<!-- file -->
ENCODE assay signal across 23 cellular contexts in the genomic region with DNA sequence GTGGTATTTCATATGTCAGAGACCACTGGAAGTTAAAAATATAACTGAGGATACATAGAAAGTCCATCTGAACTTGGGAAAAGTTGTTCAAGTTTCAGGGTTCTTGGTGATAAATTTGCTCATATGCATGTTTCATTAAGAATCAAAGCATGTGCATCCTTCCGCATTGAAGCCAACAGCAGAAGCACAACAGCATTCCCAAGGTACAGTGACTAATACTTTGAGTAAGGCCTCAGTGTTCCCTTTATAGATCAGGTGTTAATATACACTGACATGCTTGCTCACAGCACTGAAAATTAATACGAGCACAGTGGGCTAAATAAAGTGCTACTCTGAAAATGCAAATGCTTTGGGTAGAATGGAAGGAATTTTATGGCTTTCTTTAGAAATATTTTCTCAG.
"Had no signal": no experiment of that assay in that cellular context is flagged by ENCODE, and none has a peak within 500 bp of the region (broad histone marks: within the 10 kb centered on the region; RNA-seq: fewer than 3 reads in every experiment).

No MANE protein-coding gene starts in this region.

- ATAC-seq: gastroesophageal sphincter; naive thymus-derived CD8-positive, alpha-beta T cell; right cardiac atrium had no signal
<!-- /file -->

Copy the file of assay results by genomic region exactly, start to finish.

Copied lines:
ENCODE assay signal across 23 cellular contexts in the genomic region with DNA sequence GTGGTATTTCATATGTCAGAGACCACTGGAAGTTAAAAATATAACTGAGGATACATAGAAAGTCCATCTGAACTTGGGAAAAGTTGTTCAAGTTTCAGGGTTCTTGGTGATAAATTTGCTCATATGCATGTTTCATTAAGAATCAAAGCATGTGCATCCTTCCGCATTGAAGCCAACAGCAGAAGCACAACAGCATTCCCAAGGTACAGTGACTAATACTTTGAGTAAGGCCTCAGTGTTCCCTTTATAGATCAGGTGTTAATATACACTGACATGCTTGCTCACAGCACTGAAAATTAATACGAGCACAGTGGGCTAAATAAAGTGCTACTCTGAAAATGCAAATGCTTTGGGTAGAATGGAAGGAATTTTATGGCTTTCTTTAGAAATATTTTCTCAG.
"Had no signal": no experiment of that assay in that cellular context is flagged by ENCODE, and none has a peak within 500 bp of the region (broad histone marks: within the 10 kb centered on the region; RNA-seq: fewer than 3 reads in every experiment).

No MANE protein-coding gene starts in this region.

- ATAC-seq: gastroesophageal sphincter; naive thymus-derived CD8-positive, alpha-beta T cell; right cardiac atrium had no signal